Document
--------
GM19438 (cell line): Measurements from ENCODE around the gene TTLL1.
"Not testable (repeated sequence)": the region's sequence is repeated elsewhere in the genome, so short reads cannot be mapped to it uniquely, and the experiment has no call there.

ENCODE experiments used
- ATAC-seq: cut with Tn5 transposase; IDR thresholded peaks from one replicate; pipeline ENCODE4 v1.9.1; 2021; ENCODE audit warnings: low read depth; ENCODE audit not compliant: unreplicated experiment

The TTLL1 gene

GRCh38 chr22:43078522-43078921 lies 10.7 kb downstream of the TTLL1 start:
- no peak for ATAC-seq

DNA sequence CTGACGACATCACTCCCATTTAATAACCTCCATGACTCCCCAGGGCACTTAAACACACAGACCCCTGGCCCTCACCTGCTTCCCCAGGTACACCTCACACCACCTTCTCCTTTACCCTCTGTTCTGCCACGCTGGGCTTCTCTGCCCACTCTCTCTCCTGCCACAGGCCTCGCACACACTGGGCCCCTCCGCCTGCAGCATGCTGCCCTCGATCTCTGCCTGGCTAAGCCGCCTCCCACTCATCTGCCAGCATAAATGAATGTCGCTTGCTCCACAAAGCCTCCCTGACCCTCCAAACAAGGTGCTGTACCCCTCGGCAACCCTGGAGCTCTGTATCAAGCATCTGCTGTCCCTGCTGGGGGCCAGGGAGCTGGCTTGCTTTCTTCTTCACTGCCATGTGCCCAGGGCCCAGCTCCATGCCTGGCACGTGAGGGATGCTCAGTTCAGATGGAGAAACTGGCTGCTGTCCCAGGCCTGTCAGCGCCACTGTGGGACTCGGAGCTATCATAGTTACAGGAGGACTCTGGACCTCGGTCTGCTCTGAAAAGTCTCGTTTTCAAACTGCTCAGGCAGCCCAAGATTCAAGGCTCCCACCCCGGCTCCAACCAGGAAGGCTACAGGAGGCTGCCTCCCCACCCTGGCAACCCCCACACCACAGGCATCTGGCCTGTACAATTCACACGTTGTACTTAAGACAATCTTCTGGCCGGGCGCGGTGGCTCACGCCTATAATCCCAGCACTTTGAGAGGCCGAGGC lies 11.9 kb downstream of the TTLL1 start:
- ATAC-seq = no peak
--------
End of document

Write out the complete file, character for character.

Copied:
GM19438 (cell line): Measurements from ENCODE around the gene TTLL1.
"Not testable (repeated sequence)": the region's sequence is repeated elsewhere in the genome, so short reads cannot be mapped to it uniquely, and the experiment has no call there.

ENCODE experiments used
- ATAC-seq: cut with Tn5 transposase; IDR thresholded peaks from one replicate; pipeline ENCODE4 v1.9.1; 2021; ENCODE audit warnings: low read depth; ENCODE audit not compliant: unreplicated experiment

The TTLL1 gene

GRCh38 chr22:43078522-43078921 lies 10.7 kb downstream of the TTLL1 start:
- no peak for ATAC-seq

DNA sequence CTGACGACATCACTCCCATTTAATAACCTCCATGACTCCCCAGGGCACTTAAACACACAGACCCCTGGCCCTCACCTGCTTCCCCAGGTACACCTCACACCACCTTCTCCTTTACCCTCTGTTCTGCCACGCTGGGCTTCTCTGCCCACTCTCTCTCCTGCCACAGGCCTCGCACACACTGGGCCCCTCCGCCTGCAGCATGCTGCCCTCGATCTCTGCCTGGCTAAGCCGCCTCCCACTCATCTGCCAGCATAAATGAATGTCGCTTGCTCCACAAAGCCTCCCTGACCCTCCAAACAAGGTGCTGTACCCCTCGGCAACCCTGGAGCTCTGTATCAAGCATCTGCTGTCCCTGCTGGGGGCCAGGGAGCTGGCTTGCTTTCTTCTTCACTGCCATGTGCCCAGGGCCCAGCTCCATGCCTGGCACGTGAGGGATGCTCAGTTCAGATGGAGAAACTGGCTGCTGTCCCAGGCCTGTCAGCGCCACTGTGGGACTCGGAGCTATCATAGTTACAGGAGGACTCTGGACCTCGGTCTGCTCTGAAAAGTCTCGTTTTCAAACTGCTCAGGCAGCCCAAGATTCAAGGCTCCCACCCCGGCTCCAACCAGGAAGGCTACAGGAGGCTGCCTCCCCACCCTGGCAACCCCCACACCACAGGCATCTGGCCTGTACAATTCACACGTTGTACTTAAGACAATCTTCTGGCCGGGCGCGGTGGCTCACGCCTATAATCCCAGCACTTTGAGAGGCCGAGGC lies 11.9 kb downstream of the TTLL1 start:
- ATAC-seq = no peak